JournalismPakistan.com July 18, 2015
ISLAMABAD: A journalist's life is often a perilous one in Pakistan, a country deemed one of the world's most dangerous for journalists, especially since militant groups began to proliferate here, Dawn said on Saturday.
In an editorial "Violence against journalists", the paper said that a "journalist's life in Pakistan is often a perilous one, and never more so than when those in the profession work in small towns or remote areas".
On Wednesday, a large number of mediapersons held a six-hour sit-in on the Indus Highway to protest against an attack on four journalists in Dadu district and the police's inaction in apprehending the culprits.
The daily said that district correspondents have to contend with "multidimensional problems in places where the feudal set-up, often reinforced by powerful political connections and a pliant, corrupt police, is unwilling to countenance any challenge to its clout and authority".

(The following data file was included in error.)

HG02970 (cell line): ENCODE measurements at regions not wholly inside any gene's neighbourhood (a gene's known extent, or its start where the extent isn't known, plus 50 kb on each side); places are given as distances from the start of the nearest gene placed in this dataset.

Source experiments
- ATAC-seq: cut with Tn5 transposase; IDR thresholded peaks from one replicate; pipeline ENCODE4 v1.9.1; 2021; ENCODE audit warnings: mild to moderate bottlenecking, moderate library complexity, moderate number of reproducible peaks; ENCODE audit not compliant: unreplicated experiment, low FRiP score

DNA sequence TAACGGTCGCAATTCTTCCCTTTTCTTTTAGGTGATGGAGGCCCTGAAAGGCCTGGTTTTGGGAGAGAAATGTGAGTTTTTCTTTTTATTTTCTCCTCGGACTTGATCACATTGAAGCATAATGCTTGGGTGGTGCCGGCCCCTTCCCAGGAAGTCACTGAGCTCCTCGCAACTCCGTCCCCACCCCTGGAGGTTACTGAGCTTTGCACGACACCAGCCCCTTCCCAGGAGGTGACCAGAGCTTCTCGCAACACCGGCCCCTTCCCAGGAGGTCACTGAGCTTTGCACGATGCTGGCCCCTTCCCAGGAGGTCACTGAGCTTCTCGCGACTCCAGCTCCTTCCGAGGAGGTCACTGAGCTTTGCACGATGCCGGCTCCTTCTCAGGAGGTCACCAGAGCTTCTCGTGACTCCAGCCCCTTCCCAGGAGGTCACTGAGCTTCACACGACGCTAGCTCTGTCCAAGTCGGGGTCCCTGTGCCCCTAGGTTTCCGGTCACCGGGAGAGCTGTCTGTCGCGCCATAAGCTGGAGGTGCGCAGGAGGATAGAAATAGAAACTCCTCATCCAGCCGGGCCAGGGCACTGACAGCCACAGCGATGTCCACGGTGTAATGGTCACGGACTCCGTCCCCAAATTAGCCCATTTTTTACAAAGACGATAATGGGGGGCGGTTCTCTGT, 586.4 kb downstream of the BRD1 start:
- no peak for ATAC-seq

"Moreover, unless they work for one of the larger media groups, outstation reporters are often poorly paid and sometimes not paid at all - which leads to problems of ethics - and are thus easily disowned by their parent organisations when they run afoul of local pressure groups," it added.
The editorial said that in a country deemed one of the world's most dangerous for journalists, especially since militant groups began to proliferate here, Balochistan presents the most high-risk scenario of all.
"More than 30 journalists have been killed over the last five years in the province, where all manner of threats menace them: feuding tribals, religious extremists, insurgent groups and security forces, all of whom try to use the media to further their own agendas and sometimes, silence its practitioners."
It added that in all these years, the murder of only one Pakistani journalist - Wali Khan Babar - has been successfully prosecuted.
"Only a media that stops pandering to various interest groups and transcends its internal divisions can effectively counter this outrageous impunity," the editorial said. - IANS
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